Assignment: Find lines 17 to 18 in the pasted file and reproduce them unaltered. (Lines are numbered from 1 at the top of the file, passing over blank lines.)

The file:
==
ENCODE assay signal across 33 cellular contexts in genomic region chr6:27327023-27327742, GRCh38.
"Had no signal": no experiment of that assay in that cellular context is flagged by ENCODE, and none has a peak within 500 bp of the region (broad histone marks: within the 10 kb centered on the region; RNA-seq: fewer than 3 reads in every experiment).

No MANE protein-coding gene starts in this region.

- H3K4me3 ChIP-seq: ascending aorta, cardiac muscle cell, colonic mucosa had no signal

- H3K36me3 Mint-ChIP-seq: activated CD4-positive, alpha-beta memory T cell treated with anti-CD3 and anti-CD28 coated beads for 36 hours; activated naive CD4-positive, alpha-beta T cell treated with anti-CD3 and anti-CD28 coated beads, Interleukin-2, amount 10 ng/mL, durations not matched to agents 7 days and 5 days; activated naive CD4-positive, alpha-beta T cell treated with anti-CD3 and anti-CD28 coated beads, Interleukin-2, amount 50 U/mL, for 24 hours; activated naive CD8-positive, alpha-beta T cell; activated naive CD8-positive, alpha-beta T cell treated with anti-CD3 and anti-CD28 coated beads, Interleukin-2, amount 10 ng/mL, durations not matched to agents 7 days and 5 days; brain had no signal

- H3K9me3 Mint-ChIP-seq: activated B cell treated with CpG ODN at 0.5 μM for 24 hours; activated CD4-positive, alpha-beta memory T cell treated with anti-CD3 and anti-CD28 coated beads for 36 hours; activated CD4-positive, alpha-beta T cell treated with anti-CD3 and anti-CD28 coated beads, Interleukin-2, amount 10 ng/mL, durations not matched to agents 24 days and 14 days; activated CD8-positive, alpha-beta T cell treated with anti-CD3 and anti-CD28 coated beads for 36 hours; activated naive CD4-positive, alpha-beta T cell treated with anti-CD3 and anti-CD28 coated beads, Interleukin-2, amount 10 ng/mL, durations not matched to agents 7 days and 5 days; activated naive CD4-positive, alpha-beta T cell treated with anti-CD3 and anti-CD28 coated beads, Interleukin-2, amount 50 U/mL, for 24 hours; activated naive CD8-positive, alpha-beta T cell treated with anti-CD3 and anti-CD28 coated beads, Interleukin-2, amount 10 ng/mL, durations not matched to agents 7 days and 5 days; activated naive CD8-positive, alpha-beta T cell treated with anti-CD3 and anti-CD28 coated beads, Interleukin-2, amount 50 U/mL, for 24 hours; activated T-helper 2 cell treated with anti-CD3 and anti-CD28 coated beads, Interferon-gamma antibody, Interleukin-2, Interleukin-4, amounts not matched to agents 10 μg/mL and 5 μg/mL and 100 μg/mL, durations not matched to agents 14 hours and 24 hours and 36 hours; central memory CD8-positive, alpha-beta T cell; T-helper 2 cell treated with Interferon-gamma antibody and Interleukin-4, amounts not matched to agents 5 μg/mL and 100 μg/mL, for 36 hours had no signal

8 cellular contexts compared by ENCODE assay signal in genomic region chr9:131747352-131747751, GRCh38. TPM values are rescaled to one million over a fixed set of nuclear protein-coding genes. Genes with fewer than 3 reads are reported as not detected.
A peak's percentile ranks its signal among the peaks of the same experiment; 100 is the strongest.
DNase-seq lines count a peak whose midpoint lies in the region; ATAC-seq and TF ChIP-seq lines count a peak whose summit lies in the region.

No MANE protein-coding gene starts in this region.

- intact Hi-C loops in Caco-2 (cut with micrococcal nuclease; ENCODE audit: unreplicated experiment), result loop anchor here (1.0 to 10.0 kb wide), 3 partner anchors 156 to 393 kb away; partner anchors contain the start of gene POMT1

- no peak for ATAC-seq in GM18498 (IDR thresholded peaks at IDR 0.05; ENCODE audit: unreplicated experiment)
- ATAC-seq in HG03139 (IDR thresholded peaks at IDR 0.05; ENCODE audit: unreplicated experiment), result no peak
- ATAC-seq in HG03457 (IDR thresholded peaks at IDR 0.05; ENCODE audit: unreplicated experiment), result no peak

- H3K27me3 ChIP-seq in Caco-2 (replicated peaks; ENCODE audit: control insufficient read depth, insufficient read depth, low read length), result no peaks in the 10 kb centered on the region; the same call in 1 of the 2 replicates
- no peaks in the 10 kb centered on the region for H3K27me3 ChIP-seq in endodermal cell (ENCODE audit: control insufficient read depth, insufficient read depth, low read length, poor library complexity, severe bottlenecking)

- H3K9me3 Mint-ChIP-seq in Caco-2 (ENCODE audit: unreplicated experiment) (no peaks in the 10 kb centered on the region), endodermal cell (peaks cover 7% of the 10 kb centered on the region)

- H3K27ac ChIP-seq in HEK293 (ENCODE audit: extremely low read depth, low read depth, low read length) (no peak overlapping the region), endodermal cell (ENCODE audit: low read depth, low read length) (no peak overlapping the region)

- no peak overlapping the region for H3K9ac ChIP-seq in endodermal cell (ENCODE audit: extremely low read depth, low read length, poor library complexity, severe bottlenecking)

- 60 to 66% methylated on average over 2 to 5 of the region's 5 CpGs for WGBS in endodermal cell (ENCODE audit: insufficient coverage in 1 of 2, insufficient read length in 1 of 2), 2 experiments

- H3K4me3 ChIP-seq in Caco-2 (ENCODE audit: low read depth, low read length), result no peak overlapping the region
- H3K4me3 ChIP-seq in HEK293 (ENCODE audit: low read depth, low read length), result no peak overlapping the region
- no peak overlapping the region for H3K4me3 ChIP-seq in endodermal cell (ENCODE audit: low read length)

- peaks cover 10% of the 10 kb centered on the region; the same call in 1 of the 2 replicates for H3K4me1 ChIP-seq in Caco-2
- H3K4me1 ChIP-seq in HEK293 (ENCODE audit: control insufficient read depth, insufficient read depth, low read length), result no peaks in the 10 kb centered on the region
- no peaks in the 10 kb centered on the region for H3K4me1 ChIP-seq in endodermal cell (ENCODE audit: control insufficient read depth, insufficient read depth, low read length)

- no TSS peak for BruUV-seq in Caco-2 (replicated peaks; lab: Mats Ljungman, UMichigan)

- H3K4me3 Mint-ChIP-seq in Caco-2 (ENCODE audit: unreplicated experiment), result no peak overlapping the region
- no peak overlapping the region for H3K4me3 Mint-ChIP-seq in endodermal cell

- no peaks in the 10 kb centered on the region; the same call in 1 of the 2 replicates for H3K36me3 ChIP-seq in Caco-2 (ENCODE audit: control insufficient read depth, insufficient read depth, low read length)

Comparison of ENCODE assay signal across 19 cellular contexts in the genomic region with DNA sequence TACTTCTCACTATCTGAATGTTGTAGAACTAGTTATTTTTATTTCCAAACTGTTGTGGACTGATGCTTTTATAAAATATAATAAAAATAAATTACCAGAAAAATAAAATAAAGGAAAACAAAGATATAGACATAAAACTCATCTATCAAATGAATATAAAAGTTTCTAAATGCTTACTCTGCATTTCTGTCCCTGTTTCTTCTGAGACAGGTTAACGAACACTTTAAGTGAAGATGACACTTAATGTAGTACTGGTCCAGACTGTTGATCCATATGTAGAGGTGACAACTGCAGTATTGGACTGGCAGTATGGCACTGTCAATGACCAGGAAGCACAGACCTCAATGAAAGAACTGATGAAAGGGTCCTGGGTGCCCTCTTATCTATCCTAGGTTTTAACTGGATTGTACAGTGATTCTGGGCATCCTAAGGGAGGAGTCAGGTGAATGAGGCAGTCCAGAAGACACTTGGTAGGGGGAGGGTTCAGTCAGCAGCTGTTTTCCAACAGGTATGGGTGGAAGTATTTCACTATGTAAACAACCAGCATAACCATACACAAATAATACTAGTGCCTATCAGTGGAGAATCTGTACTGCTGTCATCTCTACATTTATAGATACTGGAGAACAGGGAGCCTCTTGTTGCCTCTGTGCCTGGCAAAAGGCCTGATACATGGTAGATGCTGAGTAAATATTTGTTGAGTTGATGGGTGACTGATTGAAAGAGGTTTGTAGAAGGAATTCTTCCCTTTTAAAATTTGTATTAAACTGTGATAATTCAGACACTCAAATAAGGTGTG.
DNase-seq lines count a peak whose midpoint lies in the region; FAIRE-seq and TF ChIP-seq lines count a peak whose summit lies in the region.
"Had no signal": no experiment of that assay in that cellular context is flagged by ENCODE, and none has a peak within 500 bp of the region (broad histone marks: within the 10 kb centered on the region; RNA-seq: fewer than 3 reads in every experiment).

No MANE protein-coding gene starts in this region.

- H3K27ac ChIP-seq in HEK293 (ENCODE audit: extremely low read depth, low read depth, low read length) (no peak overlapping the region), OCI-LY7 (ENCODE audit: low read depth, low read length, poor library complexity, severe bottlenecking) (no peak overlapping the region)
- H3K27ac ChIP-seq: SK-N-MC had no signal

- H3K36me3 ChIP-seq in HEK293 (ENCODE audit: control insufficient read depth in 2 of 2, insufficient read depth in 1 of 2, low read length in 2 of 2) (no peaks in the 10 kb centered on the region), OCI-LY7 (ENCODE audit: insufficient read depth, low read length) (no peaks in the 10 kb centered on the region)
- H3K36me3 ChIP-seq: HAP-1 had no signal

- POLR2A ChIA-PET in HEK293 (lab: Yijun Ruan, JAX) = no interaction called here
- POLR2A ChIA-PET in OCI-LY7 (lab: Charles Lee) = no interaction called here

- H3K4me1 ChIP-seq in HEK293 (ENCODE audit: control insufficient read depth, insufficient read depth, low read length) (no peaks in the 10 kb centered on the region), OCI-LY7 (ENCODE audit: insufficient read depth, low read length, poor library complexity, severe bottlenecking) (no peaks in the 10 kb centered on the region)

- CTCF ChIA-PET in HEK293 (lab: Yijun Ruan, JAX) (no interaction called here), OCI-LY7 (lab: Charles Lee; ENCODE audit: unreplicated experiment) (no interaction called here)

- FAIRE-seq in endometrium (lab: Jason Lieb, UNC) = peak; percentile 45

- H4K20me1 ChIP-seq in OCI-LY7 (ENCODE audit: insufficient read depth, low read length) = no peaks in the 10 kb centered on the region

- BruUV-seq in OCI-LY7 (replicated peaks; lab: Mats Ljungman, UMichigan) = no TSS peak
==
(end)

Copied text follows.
- H3K9me3 Mint-ChIP-seq in Caco-2 (ENCODE audit: unreplicated experiment) (no peaks in the 10 kb centered on the region), endodermal cell (peaks cover 7% of the 10 kb centered on the region)

- H3K27ac ChIP-seq in HEK293 (ENCODE audit: extremely low read depth, low read depth, low read length) (no peak overlapping the region), endodermal cell (ENCODE audit: low read depth, low read length) (no peak overlapping the region)